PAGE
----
What does anybody think about the fact that Alito and Roberts did not join the brief concurrence by Thomas and Scalia? (In that concurrence T & S made it clear that they don't accept any implication someone might draw from the majority opinion, written by Kennedy, to the effect that the Constitution protects a right to an abortion.) Does that say anything to the effect that Alito and Roberts, unlike Thomas and Scalia, are _not_ willing to overturn Roe? Or is it equally plausible that they're just playing close to the vest and not saying more than they need to say at any given time?ReplyDelete
Serge & Lydia,ReplyDelete
There were two possible outcomes of this challenge. One,the Supreme Court rules that no procedure could ever be so vile that the states have an interest in protecting the unborn against it by infringing on the rights of the the mother and her doctor making decisions about her reproductive rights. The other is the one that we got.
It may only be a shift in momentum, but it could begin to change the way we evaluate abortion legally in weighing the morality of our actions versus the benefit or risk to women and their right to privacy. One case at a time. The recent legal precedent is no longer totally against us. It is not the victory that we dream of, but it is a victory none the less. I do think it is OK to celebrate this. We also must stay on message and push harder. The goal may only be one step closer, but it is one step in the right direction and it is real.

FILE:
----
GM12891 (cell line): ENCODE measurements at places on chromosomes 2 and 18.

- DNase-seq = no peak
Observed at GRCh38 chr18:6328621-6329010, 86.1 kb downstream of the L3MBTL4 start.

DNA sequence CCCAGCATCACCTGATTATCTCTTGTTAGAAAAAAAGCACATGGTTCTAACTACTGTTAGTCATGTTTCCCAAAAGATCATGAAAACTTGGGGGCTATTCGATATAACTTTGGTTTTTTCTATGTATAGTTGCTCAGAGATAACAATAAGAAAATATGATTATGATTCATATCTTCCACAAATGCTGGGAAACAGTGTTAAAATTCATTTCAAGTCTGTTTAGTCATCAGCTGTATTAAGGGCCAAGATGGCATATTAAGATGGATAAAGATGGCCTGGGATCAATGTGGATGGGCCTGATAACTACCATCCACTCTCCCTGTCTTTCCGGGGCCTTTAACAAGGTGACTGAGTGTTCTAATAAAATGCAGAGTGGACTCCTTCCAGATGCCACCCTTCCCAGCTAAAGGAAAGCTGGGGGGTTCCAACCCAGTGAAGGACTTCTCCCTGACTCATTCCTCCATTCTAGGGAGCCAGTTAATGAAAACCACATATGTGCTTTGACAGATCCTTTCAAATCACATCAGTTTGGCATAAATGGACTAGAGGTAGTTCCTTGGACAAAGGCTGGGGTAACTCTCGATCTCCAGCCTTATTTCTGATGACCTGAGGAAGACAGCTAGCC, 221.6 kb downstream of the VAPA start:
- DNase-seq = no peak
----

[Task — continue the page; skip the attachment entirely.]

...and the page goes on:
Given Alito's past involvement in suggesting incremental legislation to change the culture of abortion in the US, I give him the benefit of the doubt that he is playing it close to the vest. Neither Alito nor Roberts seem interested in mixing it up over this issue in the same manner that Scalia does. Thomas has never asked questions from the bench and always expresses his opinions on paper. Maybe it is just their judicial personality. Despite all of the "litmus test" objections that turn my stomach as much as yours, they do seem to be consistently pro-life thus far. Perhaps they do not want to ruffle Kennedy. I am glad he voted in the manner that he did, but he can be slightly erratic and bases his decisions on some legal stretches when he feels like going one way or another.